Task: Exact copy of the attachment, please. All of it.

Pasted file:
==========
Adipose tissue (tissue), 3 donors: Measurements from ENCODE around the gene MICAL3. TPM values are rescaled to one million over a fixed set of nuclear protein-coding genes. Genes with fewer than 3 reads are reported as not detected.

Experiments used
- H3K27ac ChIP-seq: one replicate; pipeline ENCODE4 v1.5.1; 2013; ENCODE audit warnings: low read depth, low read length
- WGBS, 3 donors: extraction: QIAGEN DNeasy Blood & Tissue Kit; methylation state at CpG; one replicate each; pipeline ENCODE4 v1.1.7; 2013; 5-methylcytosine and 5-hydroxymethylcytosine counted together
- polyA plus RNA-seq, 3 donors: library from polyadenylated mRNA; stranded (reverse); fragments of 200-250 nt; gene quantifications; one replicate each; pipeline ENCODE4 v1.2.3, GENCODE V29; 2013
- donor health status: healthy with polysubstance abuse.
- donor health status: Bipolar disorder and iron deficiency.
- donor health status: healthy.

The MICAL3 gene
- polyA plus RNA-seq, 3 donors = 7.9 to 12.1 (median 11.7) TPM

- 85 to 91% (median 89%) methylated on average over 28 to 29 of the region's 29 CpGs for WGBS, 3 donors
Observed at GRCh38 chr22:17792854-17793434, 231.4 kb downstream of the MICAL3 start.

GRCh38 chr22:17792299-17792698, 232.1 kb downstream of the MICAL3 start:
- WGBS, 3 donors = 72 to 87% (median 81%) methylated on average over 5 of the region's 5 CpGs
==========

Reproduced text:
Adipose tissue (tissue), 3 donors: Measurements from ENCODE around the gene MICAL3. TPM values are rescaled to one million over a fixed set of nuclear protein-coding genes. Genes with fewer than 3 reads are reported as not detected.

Experiments used
- H3K27ac ChIP-seq: one replicate; pipeline ENCODE4 v1.5.1; 2013; ENCODE audit warnings: low read depth, low read length
- WGBS, 3 donors: extraction: QIAGEN DNeasy Blood & Tissue Kit; methylation state at CpG; one replicate each; pipeline ENCODE4 v1.1.7; 2013; 5-methylcytosine and 5-hydroxymethylcytosine counted together
- polyA plus RNA-seq, 3 donors: library from polyadenylated mRNA; stranded (reverse); fragments of 200-250 nt; gene quantifications; one replicate each; pipeline ENCODE4 v1.2.3, GENCODE V29; 2013
- donor health status: healthy with polysubstance abuse.
- donor health status: Bipolar disorder and iron deficiency.
- donor health status: healthy.

The MICAL3 gene
- polyA plus RNA-seq, 3 donors = 7.9 to 12.1 (median 11.7) TPM

- 85 to 91% (median 89%) methylated on average over 28 to 29 of the region's 29 CpGs for WGBS, 3 donors
Observed at GRCh38 chr22:17792854-17793434, 231.4 kb downstream of the MICAL3 start.

GRCh38 chr22:17792299-17792698, 232.1 kb downstream of the MICAL3 start:
- WGBS, 3 donors = 72 to 87% (median 81%) methylated on average over 5 of the region's 5 CpGs